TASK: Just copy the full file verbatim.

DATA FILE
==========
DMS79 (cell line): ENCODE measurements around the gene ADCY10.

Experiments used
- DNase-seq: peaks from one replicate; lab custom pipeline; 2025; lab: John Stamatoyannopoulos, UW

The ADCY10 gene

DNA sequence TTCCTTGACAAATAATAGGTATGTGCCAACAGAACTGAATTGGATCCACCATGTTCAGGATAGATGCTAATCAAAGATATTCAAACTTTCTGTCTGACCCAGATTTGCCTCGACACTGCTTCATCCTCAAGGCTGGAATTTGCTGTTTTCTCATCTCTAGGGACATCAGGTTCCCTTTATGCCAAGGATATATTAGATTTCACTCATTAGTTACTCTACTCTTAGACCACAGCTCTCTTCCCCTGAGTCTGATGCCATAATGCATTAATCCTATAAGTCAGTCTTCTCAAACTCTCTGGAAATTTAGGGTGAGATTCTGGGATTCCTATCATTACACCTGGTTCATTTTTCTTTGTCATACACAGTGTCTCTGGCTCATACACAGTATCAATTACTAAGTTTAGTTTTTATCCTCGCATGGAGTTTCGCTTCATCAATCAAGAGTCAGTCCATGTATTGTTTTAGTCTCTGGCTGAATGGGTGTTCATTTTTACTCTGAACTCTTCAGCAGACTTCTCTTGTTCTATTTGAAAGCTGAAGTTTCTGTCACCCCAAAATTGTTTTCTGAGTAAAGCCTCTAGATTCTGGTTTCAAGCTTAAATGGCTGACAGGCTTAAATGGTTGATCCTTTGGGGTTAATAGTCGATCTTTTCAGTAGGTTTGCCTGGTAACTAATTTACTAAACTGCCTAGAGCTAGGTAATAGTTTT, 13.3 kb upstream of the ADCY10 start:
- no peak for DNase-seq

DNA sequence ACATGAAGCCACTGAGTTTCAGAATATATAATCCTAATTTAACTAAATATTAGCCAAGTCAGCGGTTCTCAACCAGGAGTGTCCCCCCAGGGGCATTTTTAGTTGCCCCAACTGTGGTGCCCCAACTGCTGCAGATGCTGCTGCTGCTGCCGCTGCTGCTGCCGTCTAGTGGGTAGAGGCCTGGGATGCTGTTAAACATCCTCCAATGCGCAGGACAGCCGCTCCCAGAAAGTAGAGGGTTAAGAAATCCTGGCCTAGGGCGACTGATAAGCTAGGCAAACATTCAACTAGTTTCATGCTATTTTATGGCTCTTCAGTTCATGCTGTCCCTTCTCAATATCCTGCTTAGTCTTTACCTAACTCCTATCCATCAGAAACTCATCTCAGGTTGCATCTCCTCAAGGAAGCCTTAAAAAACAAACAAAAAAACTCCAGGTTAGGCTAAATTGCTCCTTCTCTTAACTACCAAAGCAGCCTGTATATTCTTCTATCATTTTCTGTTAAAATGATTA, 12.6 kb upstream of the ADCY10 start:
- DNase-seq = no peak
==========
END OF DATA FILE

DMS79 (cell line): ENCODE measurements around the gene ADCY10.

Experiments used
- DNase-seq: peaks from one replicate; lab custom pipeline; 2025; lab: John Stamatoyannopoulos, UW

The ADCY10 gene

DNA sequence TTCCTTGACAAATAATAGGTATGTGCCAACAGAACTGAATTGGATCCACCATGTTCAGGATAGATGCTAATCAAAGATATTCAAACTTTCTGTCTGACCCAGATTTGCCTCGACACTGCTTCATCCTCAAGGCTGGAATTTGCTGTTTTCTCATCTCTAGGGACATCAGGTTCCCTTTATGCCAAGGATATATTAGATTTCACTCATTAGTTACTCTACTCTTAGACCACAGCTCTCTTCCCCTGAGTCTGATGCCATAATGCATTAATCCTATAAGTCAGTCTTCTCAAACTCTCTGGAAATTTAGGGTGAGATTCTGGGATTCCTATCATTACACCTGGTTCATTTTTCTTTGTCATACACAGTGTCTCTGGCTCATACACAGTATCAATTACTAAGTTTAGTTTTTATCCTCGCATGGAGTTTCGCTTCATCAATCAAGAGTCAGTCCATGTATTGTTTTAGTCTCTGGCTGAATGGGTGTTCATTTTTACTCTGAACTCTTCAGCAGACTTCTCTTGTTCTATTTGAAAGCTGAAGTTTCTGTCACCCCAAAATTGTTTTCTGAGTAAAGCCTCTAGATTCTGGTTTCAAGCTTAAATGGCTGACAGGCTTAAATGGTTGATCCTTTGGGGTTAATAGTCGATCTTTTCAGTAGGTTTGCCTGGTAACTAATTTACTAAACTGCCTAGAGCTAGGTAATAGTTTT, 13.3 kb upstream of the ADCY10 start:
- no peak for DNase-seq

DNA sequence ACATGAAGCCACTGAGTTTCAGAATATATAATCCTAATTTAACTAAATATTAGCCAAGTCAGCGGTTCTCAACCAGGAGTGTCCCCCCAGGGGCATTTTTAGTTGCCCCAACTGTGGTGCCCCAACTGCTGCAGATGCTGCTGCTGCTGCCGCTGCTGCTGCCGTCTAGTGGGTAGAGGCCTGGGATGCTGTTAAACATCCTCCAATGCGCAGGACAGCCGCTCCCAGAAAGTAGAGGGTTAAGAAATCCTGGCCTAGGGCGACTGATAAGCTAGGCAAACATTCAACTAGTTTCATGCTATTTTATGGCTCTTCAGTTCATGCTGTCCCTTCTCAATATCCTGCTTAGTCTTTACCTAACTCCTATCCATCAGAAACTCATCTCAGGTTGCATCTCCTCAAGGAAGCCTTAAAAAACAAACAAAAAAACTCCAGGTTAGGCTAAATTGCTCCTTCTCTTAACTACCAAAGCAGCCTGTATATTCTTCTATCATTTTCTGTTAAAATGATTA, 12.6 kb upstream of the ADCY10 start:
- DNase-seq = no peak